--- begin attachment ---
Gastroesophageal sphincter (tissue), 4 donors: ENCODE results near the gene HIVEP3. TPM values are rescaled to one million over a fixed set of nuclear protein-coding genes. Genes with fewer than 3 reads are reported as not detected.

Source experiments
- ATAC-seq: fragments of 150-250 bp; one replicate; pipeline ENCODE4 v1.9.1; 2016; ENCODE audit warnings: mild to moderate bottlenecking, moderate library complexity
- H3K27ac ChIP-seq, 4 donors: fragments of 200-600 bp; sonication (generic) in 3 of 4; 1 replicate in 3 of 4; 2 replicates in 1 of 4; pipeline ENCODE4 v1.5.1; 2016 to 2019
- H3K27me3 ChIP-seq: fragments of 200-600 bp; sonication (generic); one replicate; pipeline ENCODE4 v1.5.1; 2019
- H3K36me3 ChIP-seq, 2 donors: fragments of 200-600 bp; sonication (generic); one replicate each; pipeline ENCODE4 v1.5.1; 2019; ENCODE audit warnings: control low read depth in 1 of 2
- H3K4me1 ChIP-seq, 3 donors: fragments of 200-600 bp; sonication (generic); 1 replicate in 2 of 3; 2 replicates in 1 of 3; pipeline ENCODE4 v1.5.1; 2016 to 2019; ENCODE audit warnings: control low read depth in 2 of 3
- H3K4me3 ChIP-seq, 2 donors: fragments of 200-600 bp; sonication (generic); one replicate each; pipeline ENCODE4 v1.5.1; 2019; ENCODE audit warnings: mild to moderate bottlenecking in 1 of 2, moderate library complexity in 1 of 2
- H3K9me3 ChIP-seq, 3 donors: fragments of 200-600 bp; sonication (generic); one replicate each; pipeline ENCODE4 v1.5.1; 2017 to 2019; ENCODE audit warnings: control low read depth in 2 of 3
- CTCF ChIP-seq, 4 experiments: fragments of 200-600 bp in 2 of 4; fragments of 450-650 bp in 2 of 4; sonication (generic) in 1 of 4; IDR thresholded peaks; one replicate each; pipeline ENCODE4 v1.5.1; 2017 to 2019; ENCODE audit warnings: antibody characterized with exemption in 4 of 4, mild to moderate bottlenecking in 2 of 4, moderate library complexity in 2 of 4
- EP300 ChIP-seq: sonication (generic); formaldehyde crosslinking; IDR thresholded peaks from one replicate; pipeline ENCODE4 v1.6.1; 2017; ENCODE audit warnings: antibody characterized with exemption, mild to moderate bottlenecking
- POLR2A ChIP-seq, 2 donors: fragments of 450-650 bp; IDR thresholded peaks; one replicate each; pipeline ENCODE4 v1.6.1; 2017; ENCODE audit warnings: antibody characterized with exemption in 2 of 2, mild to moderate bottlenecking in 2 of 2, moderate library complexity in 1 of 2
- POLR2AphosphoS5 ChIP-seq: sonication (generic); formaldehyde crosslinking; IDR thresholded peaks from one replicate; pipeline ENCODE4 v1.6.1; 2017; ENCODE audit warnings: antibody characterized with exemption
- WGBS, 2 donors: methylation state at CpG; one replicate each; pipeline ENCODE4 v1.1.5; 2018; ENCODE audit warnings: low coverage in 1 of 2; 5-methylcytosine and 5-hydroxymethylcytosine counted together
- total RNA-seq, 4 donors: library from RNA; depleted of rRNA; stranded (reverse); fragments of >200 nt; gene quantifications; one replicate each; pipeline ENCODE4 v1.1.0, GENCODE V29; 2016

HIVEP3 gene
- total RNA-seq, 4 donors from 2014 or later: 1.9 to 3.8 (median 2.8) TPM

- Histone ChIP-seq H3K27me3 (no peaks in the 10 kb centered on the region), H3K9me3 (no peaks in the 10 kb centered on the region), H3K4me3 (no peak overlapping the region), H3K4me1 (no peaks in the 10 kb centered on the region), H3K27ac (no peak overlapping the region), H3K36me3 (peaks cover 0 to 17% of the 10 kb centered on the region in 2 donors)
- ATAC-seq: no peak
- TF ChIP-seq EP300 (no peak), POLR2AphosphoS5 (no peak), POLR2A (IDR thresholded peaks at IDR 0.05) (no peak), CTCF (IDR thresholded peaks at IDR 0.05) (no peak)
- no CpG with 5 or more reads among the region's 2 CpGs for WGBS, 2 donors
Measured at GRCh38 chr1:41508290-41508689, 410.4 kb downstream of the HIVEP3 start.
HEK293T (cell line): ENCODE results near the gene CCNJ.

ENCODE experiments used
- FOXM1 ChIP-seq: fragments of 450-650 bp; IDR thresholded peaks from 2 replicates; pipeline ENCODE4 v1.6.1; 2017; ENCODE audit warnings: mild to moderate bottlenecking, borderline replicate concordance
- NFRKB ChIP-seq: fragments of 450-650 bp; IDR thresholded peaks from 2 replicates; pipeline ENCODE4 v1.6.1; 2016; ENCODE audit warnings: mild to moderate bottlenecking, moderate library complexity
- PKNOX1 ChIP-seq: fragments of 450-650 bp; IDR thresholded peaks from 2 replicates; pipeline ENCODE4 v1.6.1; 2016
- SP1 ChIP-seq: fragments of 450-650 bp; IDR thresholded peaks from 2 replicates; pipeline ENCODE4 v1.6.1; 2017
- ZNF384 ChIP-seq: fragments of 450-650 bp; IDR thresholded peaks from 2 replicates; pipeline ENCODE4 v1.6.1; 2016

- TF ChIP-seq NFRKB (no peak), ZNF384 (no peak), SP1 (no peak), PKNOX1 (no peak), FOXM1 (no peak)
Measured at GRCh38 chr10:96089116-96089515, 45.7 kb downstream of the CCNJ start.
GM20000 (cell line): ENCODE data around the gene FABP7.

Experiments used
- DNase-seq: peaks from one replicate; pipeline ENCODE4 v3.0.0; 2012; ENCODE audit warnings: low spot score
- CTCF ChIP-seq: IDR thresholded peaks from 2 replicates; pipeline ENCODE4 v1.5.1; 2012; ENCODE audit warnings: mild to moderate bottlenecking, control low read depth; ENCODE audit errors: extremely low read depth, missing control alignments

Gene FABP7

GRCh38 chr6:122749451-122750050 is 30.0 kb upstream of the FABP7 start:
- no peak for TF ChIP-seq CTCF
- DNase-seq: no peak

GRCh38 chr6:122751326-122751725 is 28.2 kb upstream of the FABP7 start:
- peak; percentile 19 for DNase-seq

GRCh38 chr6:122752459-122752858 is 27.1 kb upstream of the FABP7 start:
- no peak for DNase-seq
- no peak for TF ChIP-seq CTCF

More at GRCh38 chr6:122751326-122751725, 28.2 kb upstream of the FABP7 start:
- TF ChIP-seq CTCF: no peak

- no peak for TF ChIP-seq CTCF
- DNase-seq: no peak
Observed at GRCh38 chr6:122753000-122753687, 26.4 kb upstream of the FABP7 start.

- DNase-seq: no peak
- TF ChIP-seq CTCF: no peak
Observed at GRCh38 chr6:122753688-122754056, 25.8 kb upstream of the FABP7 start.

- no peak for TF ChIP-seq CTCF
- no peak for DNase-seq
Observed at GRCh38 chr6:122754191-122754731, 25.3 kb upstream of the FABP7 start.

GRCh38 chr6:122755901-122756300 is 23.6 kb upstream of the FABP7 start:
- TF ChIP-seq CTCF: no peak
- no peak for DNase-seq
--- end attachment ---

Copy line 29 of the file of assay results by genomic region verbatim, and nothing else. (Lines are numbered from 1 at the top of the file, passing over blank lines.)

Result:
- ZNF384 ChIP-seq: fragments of 450-650 bp; IDR thresholded peaks from 2 replicates; pipeline ENCODE4 v1.6.1; 2016